EVMS Technology Transfer transfers the intellectual property developed at EVMS to commercial partners so that the public can benefit from EVMS innovations and inventions.
- Stimulate basic and applied research within the education, research and clinical activities of the school and enhance the interdepartmental collaboration in the basic and clinical sciences areas.
- Motivate discovery of practical applications of research by rewarding inventors for their inventions.
- Evaluate all EVMS and acquired inventions for development, patentability, and licensing potential.
- License and facilitate corporate partners in commercializing EVMS technologies and thus availing the public of EVMS inventions.
- EVMS and EVMS inventors each receive an equitable share of the financial return for inventions resulting from EVMS activity.
- Coordinate and evaluate the use of EVMS inventions in the public interest.
- Telemetric Pressure Sensor
- Method to Inhibit Pancreatic Enzyme Implicated in Diabetes
- Long Lasting, Injectable Birth Control
- Asporin Fibrosis Augmentation Therapy
- Trim72 Fibrosis Augmentation Therapy
- Epilepsy Treatment and Prevention
- Synthetic Polynucleotide-Binding Peptides
- Insert for the Prevention of HIV, HSV, and STIs
- Neuropathy Quality of Life Tool
A Tribute to Gary D. Hodgen, PhD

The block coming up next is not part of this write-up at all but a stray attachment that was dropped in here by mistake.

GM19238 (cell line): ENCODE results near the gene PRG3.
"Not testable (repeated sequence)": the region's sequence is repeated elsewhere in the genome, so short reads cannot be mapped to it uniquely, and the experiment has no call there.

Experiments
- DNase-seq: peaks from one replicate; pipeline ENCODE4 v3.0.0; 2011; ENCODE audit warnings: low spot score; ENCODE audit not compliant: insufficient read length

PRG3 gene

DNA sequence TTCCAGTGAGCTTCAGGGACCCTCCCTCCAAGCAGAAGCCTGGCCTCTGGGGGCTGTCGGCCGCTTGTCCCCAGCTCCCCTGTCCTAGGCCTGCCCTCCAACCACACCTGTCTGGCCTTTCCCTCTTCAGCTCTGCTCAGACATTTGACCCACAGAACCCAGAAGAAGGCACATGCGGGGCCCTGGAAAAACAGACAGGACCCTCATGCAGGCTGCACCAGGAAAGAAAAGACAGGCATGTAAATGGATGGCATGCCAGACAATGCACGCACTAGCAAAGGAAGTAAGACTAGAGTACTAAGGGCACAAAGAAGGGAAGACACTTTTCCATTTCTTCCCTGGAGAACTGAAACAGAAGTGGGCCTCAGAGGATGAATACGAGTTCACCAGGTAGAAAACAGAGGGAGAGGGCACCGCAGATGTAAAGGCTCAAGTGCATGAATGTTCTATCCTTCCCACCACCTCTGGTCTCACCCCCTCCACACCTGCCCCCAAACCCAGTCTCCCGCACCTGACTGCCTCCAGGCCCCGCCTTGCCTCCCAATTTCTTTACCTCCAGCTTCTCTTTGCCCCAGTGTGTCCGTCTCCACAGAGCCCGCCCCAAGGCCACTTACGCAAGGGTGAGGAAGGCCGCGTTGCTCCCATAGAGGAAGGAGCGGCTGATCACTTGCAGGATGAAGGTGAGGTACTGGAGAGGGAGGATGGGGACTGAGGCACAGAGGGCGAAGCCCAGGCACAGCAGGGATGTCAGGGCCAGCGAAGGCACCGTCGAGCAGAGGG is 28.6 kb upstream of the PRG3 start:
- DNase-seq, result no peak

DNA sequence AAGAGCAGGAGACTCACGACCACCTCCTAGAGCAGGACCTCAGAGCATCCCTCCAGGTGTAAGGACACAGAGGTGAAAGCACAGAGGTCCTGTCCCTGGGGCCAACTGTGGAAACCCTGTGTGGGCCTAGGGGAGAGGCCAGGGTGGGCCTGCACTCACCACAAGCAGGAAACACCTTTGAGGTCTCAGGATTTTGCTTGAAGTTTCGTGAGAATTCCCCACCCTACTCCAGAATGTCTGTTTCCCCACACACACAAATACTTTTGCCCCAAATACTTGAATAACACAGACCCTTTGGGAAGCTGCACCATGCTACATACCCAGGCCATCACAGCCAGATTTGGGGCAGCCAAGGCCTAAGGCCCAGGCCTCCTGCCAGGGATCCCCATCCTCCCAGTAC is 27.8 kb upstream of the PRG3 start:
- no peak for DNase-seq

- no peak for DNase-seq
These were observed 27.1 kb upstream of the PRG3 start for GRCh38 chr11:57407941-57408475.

Professor Gary Hodgen advanced our understanding of folliculogenesis, contraception, preimplantation genetic diagnosis and assisted reproductive technology while mentoring a generation of clinical and basic investigators. For more than three decades, he was engaged in research in the science of reproduction and the discipline of reproductive medicine.
Professor Hodgen relocated from National Institutes of Health to EVMS Obstetrics and Gynecology at Eastern Virginia Medical School to become a professor of Obstetrics and Gynecology and Scientific Director of the Howard and Georgeanna Jones Institute for Reproductive Medicine. In 1986, he was the founding principal investigator of the Contraceptive Research and Development (CONRAD) Program, funded by the United States Agency for International Development. In 1986, this 5-year, $35 million program was the largest biomedical research award ever granted by a federal agency. Dr. Hodgen remained the CONRAD director until 1990. In 1990, he became the President of the Howard and Georgeanna Jones Institute for Reproductive Medicine Foundation. Within the institute, he founded the Technology Development Center in 1994 and focused the last seven years of his career on developing new technologies for reproductive medicine.
During his 17 years at EVMS, Dr. Hodgen was the principal investigator on $258 million worth of sponsored research, and his inventions provided $34 million of patent licensing income.